The word “codependent” gets thrown around a lot when discussing unhealthy relationships. And while there isn’t an exact definition for codependence, it goes much deeper than simply being a “clingy” or “needy” girlfriend. Here are the six hallmarks of codependency according to Psychology Today.
An unhealthy tendency to rescue
Codependent people have an excessive desire to act as saviors, taking on responsibility for other people. Have you ever dated a guy in an attempt to “fix” him? You might be codependent.
Sense of self through self-sacrifice
If you boost your self-esteem through playing the role of a martyr, you exhibit a sign of codependence. You may give up anything to satisfy the needs of your partner to avoid being alone or would rather suffer the consequences of the partnership than be without it.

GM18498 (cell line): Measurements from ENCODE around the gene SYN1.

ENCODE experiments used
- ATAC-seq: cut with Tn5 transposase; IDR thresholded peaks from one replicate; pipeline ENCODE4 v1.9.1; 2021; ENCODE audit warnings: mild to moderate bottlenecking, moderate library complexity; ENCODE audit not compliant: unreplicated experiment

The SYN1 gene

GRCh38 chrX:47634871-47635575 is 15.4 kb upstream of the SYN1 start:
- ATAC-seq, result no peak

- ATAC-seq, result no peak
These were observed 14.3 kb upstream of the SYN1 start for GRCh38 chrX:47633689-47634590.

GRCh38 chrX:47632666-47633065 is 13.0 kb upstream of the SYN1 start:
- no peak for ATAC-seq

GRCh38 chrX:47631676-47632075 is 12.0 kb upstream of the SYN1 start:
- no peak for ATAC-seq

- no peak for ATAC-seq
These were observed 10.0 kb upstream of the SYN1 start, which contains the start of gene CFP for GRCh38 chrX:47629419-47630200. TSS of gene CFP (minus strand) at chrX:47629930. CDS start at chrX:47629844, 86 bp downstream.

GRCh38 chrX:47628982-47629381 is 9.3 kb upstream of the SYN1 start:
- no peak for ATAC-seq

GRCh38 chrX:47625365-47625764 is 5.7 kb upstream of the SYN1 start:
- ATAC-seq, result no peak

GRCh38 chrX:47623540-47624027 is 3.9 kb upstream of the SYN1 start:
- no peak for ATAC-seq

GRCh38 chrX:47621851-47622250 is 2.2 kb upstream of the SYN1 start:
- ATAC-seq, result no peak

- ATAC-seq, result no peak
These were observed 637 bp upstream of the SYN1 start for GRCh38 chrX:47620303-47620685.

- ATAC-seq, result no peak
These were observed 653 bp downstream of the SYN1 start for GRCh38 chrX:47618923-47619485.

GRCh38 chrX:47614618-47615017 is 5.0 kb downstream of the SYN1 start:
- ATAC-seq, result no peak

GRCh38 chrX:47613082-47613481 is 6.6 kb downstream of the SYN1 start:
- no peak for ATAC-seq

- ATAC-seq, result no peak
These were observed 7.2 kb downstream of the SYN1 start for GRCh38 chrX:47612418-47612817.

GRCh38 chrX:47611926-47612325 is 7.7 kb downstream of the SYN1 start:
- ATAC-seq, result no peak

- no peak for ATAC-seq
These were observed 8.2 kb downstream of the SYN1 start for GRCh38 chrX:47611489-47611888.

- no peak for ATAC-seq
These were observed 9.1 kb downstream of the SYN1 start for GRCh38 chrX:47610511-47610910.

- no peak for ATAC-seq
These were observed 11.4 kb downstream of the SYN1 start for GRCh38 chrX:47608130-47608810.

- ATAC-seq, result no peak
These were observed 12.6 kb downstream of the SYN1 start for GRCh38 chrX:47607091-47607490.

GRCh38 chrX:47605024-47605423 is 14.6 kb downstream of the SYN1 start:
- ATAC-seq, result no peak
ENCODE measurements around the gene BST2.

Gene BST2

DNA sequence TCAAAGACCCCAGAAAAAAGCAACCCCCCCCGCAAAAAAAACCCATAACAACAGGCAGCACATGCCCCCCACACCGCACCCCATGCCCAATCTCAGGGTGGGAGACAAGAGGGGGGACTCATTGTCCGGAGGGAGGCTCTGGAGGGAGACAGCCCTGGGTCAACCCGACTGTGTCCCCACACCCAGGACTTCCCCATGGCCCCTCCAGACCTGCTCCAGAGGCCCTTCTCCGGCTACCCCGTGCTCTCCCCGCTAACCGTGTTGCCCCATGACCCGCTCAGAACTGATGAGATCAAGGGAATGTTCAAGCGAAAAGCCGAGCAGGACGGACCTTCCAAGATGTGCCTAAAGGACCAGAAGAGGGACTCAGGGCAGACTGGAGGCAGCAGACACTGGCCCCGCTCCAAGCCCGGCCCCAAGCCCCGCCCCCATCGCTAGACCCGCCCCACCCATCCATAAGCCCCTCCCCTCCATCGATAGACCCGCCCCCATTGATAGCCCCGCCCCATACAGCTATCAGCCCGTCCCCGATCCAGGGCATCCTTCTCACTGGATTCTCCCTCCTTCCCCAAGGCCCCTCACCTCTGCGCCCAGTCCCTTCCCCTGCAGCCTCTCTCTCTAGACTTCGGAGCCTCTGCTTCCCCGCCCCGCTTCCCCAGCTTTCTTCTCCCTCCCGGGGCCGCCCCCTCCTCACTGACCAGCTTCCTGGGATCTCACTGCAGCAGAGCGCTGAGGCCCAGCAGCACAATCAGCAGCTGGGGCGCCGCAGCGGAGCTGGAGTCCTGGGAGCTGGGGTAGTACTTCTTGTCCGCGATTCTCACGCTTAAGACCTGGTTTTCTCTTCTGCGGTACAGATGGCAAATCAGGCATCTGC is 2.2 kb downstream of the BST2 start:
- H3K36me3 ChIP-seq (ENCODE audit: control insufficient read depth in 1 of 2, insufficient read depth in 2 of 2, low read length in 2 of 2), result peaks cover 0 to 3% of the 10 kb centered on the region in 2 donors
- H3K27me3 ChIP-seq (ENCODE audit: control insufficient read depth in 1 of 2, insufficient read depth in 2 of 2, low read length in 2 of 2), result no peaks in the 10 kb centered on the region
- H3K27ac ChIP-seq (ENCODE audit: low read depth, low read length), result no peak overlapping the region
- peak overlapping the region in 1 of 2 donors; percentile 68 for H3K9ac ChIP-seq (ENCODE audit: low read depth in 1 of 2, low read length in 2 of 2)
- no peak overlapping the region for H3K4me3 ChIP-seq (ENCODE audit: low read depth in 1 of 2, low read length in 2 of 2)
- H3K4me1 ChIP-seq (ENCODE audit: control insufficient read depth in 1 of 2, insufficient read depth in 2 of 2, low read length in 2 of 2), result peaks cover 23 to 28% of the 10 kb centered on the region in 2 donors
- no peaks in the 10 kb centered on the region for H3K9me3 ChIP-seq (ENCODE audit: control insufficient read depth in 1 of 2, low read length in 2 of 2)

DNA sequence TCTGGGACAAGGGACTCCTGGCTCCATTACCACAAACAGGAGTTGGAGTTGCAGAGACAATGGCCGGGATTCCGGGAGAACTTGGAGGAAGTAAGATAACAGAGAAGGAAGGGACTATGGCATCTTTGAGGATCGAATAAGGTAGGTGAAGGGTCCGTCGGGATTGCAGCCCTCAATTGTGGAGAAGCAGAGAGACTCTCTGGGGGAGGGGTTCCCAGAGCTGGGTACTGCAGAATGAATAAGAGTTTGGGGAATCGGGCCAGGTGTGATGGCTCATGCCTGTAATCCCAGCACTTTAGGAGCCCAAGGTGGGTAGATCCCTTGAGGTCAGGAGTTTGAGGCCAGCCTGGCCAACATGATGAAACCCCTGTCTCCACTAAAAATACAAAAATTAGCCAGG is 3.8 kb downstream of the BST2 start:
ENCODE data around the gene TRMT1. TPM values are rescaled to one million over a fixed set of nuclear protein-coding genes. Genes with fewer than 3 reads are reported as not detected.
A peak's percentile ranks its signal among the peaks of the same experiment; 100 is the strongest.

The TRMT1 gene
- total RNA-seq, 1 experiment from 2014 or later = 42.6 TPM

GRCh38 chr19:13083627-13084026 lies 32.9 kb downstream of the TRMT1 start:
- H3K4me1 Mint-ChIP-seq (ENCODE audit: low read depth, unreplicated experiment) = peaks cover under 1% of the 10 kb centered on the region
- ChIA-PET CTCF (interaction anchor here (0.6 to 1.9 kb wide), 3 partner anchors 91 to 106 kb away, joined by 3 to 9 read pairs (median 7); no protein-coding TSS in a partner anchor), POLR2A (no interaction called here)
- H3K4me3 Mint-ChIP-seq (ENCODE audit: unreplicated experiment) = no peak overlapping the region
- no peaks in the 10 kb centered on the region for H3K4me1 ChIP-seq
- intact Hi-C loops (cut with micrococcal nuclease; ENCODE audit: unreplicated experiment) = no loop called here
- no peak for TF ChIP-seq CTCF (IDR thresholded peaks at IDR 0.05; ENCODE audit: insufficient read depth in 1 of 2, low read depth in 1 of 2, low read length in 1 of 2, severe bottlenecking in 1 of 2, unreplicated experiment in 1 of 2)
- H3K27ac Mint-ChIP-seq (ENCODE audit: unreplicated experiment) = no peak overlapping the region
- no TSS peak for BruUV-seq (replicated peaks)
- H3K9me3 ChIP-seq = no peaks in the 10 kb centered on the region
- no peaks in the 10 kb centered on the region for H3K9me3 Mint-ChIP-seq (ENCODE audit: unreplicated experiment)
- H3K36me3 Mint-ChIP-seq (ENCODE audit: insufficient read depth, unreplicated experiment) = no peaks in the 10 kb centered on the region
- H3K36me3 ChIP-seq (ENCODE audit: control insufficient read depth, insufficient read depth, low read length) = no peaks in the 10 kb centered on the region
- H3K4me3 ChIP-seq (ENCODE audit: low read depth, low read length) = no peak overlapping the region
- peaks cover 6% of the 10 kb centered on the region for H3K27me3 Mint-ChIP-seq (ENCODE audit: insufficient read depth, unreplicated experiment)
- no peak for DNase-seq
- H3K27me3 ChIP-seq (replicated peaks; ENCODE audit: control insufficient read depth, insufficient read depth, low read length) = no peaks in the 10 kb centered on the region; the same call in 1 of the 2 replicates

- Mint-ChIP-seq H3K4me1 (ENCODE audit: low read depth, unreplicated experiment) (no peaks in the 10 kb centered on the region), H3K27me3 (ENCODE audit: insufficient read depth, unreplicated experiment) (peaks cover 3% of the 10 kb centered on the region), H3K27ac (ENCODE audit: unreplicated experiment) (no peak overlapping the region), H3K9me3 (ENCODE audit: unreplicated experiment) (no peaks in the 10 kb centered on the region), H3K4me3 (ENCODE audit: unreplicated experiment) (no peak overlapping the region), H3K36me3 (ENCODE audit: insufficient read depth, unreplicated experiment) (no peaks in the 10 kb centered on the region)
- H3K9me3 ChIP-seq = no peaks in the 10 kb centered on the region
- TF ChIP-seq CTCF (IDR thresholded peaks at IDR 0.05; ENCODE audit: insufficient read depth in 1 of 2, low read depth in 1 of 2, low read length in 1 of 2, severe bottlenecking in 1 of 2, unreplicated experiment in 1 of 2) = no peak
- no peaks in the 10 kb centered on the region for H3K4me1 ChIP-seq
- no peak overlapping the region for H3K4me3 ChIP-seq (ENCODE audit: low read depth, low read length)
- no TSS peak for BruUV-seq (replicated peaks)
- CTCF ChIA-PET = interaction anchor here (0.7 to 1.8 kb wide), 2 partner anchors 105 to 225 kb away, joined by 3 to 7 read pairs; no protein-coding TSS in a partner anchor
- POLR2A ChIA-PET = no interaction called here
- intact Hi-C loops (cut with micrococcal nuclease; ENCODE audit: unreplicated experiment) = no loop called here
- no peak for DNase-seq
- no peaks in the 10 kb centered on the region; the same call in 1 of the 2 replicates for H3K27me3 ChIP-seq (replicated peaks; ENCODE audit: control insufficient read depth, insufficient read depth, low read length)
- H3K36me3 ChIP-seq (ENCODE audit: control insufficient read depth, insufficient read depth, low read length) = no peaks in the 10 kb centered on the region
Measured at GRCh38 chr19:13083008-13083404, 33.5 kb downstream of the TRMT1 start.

Try to solve problems too large to handle
A codependent individual will try to change the most distressed person, even if his/her problems need professional help. This is most frequently the case with addiction and abuse.
Attract low-functioning people
It may seem like codependent women can always find low-functioning people, and that’s because they attract them. Individuals who want to avoid adult responsibility seek out codependents rather than change their lives.
Enable their partners
While it is well-intentioned, codependent people develop a pattern of unhealthy behaviors, oftentimes enabling the individuals they were originally trying to help. This behavior makes the codependent individual feel like s/he is helping, but really it just encourages dysfunctional behavior.